Date of Award
Doctor of Ministry (DMin)
In this study of the topic of true/false prophecy, the author has chosen to review the writings of Jeremiah to determine what criteria were used by Jeremiah, and perhaps the later redactors of the book we call Jeremiah, to determine the truthfulness of Jeremiah's prophecies and the falsity of the prophecies of the temple prophets in Jerusalem. The author pays particular attention to the quotations which Jeremiah says are spoken by his opponents. An attempt is made to determine if these quotations of the opponents give us any clues to Jeremiah's fervent opposition to their statements. The author's analysis shows that the most consistently quoted group is that comprising the priests and prophets of the Jerusalem temple. The most common quotation by that group is that there will be well-being, or lack of destruction, in the country. Jeremiah is just as adamant that destruction is the country's fate. The author determines that this difference in point of view stems from the different covenant traditions supported by the two groups: Jeremiah was nm1ured in the Moses/Sinai covenant tradition, the Jerusalem group supports a covenant tradition based on promises made to David. Jeremiah feels that he is right because God would never make a promise that wasn't contingent on the faithfulness of the people, and there is too much visible unfaithfulness to support continued well-being. The later redactors seem to have accepted this viewpoint and indicate further that Jeremiah's prophecies did in fact come true. The author then extends the influence of the Mosaic covenant tradition to the New Testament and beyond.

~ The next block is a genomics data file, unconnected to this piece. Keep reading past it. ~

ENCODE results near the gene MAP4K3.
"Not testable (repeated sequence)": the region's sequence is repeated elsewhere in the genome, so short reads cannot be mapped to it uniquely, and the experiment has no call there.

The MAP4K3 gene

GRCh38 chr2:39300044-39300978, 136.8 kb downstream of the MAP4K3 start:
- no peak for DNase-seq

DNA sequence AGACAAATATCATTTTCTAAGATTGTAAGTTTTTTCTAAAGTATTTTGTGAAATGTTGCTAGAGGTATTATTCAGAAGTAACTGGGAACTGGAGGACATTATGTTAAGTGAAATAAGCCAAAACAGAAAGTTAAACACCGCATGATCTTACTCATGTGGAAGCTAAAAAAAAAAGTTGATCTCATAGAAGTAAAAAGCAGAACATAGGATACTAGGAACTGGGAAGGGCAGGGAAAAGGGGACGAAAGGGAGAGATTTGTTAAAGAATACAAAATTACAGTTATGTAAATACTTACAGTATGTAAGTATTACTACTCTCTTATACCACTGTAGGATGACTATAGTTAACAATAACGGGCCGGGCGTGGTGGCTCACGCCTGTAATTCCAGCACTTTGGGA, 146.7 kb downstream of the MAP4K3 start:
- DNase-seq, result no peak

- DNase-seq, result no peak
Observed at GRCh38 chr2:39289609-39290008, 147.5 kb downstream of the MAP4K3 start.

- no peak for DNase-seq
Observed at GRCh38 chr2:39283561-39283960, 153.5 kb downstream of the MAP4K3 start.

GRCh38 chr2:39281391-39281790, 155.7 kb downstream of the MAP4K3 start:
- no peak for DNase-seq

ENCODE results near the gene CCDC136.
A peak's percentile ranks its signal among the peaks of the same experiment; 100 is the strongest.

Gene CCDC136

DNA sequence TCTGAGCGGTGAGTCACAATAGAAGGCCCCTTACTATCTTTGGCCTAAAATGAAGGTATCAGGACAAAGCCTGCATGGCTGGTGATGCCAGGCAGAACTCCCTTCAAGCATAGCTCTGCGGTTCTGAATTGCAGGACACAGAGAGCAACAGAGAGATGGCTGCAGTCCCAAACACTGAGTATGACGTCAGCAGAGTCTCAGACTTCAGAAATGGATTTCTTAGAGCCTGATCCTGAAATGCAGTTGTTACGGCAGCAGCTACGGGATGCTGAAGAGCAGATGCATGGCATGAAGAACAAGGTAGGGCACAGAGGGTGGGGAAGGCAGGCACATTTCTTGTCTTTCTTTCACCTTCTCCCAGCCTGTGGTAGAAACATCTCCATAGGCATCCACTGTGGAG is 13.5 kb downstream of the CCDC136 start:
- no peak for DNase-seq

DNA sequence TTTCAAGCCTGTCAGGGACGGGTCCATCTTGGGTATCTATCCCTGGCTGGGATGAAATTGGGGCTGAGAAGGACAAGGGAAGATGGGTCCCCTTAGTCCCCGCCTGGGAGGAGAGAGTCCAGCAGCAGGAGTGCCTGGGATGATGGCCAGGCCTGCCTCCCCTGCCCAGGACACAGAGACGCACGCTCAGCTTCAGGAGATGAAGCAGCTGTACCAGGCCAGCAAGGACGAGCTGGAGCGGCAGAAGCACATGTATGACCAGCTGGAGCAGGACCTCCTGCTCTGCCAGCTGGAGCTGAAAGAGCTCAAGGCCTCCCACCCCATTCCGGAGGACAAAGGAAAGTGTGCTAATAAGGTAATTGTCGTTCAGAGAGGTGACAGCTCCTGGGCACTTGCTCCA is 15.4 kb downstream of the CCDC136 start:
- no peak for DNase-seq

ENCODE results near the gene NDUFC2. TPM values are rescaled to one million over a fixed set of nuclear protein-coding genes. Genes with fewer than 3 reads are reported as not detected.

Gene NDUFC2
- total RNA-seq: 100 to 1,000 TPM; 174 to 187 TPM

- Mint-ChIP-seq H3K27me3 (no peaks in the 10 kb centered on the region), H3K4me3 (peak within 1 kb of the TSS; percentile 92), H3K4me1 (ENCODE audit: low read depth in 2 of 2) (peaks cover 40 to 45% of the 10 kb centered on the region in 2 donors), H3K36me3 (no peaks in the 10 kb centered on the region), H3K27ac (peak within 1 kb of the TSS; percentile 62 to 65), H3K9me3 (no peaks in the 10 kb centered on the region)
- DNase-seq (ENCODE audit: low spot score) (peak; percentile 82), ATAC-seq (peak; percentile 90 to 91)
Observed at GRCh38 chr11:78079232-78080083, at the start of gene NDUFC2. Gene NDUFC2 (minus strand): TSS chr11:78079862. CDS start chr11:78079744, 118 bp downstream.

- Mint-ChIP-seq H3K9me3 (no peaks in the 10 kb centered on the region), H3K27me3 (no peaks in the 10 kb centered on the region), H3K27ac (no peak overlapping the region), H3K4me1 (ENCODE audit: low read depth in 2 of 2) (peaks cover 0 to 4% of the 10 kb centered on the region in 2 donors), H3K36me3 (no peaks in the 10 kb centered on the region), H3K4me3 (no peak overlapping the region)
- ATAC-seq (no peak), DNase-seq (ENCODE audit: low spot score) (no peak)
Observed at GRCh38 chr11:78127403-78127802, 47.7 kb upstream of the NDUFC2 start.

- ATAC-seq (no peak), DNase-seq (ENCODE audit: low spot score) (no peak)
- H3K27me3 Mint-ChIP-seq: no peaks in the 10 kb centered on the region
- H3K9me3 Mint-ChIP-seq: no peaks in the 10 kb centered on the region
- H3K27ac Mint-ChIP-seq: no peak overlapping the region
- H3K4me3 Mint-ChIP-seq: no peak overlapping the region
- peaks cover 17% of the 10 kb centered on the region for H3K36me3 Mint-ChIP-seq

Brudevold, Duane A., "Jeremiah, Defender of Covenant Faithfulness" (2003). Seminary Masters Theses. 60.